From yeast to humans, studies reveal that biological variation can correlate with gene expression levels. Interestingly, as one recent paper explains, these varying levels of gene expression repeatedly show up in some genes but not others. The mechanisms that control the gene expression levels, though varied, focus on these genes.
For instance, recent studies have found that the similar genes in similar species may have substantial differences in expression levels, while other types of genes share conserved expression levels.
In fact, varying expression levels correlate with changes even within a species. New research published this week reveals that gene expression levels can vary significantly between people who otherwise, of course, share extremely similar genomes. As one researcher explained:
the bulk of the differences among individuals are not found in the genes themselves, but in regions we know relatively little about. Now we see that these differences profoundly impact protein binding and gene expression.
In fact, not only do gene expression levels vary between related species and individuals within the same species, they also vary within the same individual, for instance in response to different environmental changes. As one evolutionist explains, when the expression of a gene is strongly regulated between different conditions, it also evolves rapidly between related strains or species. It seems the line between physiology and evolution is blurred:
Thus, it is possible that genes differ in their capacity for expression flexibility, which is manifested at various timescales: during evolution in response to mutations; during physiological responses to environmental changes; and within a population of cells as a result of stochastic fluctuations.
As noted above, expression divergence (the extent to which expression of a gene evolves) correlates with expression responsiveness (the extent to which expression of a gene is changed in response to the environment). We believe that the promoter elements discussed above underlie expression flexibility of these genes on short timescales (responsiveness and noise), which are instrumental in the immediate response of a cell to the environment, as well as on longer timescales (expression divergence), which may allow evolutionary adaptation to novel conditions. In other words, the correlation between responsiveness and expression divergence may be due to their dependence on the same promoter properties.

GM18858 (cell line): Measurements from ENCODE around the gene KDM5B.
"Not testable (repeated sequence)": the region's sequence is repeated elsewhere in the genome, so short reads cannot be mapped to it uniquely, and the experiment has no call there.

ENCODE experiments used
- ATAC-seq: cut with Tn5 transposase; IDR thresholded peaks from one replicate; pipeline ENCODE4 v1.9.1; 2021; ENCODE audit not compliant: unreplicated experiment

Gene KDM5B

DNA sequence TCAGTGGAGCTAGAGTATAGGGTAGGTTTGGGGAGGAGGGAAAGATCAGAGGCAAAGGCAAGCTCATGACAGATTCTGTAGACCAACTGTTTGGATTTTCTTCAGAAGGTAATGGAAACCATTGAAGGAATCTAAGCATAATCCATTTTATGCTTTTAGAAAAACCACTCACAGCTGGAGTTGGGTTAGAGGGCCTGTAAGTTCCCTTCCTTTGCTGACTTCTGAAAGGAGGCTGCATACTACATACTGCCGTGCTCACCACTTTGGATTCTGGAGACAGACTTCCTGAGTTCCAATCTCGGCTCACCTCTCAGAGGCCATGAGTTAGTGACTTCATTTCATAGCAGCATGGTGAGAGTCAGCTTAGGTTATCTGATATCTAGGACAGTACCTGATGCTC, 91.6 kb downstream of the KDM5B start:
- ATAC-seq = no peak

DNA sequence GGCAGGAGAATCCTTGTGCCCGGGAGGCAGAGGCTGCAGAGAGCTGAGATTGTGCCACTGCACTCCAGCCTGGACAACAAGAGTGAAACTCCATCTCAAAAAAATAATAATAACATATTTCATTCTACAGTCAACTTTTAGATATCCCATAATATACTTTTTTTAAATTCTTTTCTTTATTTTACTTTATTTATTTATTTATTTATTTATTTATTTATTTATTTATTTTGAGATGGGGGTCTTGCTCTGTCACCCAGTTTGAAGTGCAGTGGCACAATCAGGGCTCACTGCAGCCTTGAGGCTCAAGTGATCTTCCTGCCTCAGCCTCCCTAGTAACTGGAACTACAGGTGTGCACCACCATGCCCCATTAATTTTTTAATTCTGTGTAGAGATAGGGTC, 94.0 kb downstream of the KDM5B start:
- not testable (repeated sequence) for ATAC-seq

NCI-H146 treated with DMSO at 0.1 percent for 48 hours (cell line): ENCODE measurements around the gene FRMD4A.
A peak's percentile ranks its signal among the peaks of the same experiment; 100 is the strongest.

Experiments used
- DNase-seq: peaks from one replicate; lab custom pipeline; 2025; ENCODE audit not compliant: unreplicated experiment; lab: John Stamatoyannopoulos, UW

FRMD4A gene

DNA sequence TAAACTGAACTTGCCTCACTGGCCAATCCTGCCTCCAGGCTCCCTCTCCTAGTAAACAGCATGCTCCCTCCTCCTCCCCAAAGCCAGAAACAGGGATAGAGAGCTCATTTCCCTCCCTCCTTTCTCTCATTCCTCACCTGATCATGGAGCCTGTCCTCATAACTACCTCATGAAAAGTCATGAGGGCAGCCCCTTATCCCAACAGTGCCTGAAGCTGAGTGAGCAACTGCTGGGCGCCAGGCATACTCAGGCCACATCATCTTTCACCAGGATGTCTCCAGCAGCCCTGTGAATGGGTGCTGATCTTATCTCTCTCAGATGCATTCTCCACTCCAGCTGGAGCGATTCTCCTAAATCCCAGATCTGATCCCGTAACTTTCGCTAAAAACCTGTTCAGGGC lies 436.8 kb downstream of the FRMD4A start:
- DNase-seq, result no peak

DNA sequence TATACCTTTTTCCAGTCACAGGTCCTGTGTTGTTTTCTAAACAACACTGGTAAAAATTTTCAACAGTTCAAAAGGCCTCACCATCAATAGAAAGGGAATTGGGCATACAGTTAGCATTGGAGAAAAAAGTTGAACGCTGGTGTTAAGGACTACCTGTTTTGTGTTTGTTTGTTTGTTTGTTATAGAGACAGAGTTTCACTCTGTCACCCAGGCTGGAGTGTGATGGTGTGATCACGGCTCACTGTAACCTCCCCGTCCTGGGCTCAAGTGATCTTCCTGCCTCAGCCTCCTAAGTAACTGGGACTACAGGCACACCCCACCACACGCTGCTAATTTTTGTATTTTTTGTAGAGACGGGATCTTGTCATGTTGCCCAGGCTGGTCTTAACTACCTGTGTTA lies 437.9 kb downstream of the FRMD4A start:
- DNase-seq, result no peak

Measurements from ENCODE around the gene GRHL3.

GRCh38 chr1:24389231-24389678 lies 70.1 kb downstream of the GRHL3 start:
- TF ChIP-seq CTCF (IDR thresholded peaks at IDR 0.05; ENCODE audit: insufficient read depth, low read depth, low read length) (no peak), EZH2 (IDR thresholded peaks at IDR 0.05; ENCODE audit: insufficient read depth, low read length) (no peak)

But the mechanisms that influence the gene expression levels are not simple. They involve proteins and DNA sequences. With the traditional theory of evolution we must believe that mutations created such mechanisms, one step at a time while they had little or no ability to influence expression levels. We therefore must contrive imaginary functions that would conveniently lead to their powerful expression level control capabilities.
Furthermore these expression level mechanisms needed to be applied only to certain genes. Not only are the mechanisms complex, but they must arise in the right place.
But the problems do not stop there. For such mechanisms, even when fully operational, would have limited usefulness. They must await environmental challenges to reveal their true worth. When such challenges arise the expression levels of those certain genes must change in the right way. The mechanism, if it works correctly, becomes invaluable. But until then it waits.
So now evolutionists speak of the evolvability of gene expression. The right genes, they say, have an inherent capacity to evolve its expression. In other words, evolution created the mechanisms which caused more evolution to occur—evolution creates evolution.